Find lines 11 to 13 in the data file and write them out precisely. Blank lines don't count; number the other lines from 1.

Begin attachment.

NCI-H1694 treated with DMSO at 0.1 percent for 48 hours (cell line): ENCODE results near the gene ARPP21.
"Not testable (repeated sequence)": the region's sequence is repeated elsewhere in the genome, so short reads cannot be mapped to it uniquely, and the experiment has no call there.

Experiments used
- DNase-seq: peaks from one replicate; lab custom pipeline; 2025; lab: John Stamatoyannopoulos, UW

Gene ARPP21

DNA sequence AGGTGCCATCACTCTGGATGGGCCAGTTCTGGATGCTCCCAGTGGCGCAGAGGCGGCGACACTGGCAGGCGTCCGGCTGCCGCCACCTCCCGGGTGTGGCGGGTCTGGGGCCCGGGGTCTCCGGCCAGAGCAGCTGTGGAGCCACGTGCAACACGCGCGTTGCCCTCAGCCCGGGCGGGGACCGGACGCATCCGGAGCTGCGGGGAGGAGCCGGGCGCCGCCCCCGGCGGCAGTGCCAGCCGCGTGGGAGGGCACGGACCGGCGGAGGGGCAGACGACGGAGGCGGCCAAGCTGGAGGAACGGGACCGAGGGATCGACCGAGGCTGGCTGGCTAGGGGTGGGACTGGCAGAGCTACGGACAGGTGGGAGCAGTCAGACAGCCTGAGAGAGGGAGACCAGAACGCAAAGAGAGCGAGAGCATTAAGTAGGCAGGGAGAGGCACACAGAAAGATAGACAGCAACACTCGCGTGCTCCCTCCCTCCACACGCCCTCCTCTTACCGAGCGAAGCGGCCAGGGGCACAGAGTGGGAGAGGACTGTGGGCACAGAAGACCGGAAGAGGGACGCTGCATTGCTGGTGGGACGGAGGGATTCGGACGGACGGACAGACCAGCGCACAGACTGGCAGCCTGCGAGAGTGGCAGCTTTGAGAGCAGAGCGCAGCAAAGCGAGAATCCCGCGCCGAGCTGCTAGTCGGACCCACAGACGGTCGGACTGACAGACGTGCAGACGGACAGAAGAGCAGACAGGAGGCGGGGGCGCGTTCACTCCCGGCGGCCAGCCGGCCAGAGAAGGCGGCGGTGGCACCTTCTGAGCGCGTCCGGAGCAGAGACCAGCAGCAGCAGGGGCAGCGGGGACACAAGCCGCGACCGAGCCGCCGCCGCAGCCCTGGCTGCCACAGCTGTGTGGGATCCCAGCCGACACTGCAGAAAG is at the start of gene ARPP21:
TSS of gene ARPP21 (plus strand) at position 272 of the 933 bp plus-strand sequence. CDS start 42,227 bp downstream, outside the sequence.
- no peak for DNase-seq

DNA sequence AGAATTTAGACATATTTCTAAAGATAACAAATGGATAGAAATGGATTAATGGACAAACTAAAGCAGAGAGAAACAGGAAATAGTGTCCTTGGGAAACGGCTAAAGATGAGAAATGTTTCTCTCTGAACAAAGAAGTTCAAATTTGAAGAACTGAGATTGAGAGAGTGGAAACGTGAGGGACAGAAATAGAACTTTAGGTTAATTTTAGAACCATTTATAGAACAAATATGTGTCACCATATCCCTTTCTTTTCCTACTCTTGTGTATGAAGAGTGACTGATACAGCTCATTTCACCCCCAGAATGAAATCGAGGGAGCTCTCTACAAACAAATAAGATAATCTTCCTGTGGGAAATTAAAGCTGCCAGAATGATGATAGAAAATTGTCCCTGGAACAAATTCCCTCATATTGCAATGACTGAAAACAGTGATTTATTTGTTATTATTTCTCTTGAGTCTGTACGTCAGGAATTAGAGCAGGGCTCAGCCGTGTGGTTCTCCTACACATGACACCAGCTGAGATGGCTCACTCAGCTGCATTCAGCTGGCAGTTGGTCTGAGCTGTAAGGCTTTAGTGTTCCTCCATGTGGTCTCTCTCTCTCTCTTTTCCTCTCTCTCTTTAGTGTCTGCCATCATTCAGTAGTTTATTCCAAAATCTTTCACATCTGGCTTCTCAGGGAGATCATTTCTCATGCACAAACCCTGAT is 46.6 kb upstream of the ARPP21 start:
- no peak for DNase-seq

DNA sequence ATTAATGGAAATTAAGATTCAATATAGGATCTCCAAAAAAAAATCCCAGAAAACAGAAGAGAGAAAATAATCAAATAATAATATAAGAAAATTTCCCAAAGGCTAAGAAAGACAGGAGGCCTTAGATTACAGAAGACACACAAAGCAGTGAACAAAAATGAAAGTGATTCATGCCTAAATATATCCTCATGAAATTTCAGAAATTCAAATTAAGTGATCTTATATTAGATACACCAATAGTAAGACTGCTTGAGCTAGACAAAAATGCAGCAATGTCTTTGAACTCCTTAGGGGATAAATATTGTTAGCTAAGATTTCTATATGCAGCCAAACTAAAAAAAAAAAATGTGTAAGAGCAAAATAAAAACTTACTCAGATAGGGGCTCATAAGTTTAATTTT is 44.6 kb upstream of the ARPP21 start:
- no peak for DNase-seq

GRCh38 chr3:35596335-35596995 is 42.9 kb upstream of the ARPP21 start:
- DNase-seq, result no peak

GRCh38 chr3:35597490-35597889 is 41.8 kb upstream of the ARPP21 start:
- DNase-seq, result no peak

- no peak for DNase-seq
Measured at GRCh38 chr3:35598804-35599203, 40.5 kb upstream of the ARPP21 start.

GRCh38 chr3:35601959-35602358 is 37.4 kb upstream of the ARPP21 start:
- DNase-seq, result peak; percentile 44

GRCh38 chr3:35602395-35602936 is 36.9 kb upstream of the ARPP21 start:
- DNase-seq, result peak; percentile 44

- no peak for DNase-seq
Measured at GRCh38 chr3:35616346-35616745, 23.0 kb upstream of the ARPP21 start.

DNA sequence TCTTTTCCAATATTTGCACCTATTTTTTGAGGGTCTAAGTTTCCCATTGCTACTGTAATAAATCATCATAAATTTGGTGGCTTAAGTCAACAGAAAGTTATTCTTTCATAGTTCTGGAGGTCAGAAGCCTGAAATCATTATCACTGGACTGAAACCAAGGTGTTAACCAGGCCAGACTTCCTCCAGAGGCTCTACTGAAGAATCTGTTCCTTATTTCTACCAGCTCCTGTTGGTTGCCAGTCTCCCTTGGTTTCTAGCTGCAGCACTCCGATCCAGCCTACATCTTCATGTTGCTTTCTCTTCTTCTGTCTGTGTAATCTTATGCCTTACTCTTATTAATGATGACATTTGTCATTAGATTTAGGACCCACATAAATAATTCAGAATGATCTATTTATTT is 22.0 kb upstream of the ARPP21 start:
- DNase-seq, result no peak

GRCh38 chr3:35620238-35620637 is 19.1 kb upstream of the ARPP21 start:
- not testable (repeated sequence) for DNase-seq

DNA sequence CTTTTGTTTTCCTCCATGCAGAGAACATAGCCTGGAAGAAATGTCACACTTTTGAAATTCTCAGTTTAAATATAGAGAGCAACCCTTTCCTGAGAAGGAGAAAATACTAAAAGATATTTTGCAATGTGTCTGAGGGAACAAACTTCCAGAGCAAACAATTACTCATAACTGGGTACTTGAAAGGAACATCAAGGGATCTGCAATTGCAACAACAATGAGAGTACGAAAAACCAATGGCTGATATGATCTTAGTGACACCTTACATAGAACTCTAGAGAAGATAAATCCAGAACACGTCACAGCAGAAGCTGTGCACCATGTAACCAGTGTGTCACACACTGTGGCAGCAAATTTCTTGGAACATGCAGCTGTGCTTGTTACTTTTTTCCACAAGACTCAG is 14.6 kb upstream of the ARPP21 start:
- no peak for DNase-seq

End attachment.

DNA sequence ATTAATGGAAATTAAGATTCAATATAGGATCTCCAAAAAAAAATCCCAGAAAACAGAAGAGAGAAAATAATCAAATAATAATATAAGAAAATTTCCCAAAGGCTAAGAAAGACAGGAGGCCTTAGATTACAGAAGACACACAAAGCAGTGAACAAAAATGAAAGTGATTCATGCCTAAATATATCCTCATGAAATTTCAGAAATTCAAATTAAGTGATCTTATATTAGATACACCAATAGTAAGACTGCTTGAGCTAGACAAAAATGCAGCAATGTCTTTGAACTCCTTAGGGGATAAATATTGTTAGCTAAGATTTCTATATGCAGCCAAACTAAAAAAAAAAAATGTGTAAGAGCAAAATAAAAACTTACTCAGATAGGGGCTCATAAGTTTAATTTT is 44.6 kb upstream of the ARPP21 start:
- no peak for DNase-seq

GRCh38 chr3:35596335-35596995 is 42.9 kb upstream of the ARPP21 start: